Fine Arts MA Degree Show Opens For Final Charing X Exhibition
This year’s Central Saint Martins MA Fine Art Show is an historic event, signalling not only the end of the MA Fine Art course in its present form, but also waving goodbye to the iconic Charing Cross Road address hitherto synonymous with the Central St Martins College of Arts and Design. (From September 2011, it will have relocated to a new custom-designed building in King’s Cross, as well as occupying the Byam Shaw School of Art campus at Archway in North London).
The promised program is one ‘driven by a dynamic and self sustaining group of MA students’, ‘keenly aware of the historical significance of the this moment’, who have ‘revelled in the possibilities thrown up by the past and future choices the institution has made’: very often, it does not disappoint.
Among the highlights is Ben Turner’s ‘Landscape: Noon’, comprising a collection of over thirty different reproductions of Constable’s ‘The Hay Wain’, which has its genesis in an old family print (lovingly touched up on multiple occasions as the colours faded), but has now matured into a generous reflection on the diverse and subtle identities afforded to a single mass-produced image via unique histories of use.
Lizzy Whirrity’s work, a video-scrolling text-message style conversation being clarified and re-rendered into ‘correct’ English by a prim voiceover, is equally successful, the viewer being presented with (paradoxically) both a commentary on the decay of language usage and a demonstration of the yawning gap between pedantic communicative convention and the easy flow of practical interchange.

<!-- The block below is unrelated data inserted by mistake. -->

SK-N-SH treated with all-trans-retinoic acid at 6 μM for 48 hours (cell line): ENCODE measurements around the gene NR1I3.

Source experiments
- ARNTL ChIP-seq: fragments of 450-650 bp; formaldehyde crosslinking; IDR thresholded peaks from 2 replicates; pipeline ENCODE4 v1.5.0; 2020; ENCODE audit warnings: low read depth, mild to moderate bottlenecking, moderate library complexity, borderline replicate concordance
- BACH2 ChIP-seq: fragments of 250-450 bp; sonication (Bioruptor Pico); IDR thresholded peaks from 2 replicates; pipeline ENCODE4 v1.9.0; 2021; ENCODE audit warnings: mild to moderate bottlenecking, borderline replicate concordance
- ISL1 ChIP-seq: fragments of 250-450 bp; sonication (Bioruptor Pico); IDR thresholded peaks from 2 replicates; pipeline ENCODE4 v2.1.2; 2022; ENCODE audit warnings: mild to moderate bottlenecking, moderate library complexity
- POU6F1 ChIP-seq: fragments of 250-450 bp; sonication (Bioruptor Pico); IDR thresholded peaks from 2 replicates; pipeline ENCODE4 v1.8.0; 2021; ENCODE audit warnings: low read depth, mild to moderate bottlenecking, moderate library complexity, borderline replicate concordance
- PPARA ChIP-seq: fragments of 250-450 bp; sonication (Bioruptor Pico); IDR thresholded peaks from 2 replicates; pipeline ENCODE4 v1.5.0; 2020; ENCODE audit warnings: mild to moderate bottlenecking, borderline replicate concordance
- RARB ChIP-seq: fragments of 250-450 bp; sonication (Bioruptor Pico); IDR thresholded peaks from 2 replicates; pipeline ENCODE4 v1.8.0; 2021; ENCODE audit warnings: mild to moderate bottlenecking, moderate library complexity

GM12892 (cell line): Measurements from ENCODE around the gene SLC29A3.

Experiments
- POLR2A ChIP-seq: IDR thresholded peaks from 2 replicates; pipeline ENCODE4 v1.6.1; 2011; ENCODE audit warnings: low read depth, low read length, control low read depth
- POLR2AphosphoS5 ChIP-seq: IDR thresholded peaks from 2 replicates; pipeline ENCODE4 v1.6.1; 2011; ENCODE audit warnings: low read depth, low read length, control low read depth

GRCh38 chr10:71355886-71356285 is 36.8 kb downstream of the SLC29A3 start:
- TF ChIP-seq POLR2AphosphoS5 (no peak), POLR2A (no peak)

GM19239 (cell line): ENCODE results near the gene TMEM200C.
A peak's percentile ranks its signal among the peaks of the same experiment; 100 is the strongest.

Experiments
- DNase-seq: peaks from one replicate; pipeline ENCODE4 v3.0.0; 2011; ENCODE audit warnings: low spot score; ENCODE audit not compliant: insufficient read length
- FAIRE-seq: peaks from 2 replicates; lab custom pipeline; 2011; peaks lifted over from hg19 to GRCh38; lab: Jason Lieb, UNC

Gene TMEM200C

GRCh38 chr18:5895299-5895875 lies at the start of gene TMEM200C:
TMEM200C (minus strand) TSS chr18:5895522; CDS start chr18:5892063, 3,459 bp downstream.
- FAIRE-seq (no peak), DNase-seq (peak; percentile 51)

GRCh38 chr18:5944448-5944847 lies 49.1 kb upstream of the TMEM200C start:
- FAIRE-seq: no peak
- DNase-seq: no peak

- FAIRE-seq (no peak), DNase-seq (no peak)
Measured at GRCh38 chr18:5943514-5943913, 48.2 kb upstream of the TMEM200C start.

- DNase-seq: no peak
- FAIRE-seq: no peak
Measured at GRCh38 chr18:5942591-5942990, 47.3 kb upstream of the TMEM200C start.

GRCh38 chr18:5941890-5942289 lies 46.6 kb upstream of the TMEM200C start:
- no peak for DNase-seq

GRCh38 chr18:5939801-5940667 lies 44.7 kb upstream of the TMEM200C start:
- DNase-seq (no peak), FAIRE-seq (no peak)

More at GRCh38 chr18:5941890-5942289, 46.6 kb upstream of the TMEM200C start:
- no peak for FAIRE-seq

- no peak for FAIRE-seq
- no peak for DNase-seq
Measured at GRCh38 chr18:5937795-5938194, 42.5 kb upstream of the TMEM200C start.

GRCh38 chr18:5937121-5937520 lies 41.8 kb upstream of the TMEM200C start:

The humour of Whirrity’s piece is mirrored in Elsa Phillippe’s video, ‘The Conductor’, in which a band of musicians undergo a nightmarish transformation, their arms becoming instruments, their movements, zombie-esque. Rapidly, the situation deteriorates as the keyboard player is randomly victimized and pursued through the woods by her deranged bandmates.
The crowd-pleaser of the opening night, however, was surely Aimilia Palo’s platforms of sand, aluminum, wood, carpet, perspex, and bin liner, each miked-up to corresponding speakers around the room and echoing and creaking as visitors traversed the surfaces. The piece furthermore improved throughout the evening as more and more sand was kicked from the sandpit onto the aluminum, adding a skin-crawling scratchiness the already-engaging soundscape.
Less flashy, but no less effective, is Helene Sorensen’s ‘Sound Nutrition’ in which an earth plot of wheat seed is blasted at two minute intervals by aviation noise from menacingly-directed speakers, ultimately forcing us to ask questions as to the effect of such pollution on organic organisms, including ourselves. Similarly ominous is Oliver Guy-Watkins ‘Technicolour Process’, the Central Saint Martins’ tuck shop having been transformed into a post-Ice Age apocalyptic vision, replete with an ice-encased computer suite with mouses [sic] dangling from the desks like icicles. In contrast, Kate Barsby celebrates postmodernity, her glitchy pixel-fest ‘Gifs and Jpegs’ championing the texture of digitalisation as the worthy successor to the festished graininess of film.
Given the creative range, generally high quality, and remarkable humour running through so much of the work on show, this MA Fine Art Exhibition represents a worthy end to a piece of art history – Central Saint Martins on the Charing Cross Road.
The show runs from September 1st – 5th 2011 (10am – 6pm) Visit The Exhibition
Words/Photo © Thomas Keane ArtLyst 2011 Work illustrated: (courtesy of the artist iyvone Khoo)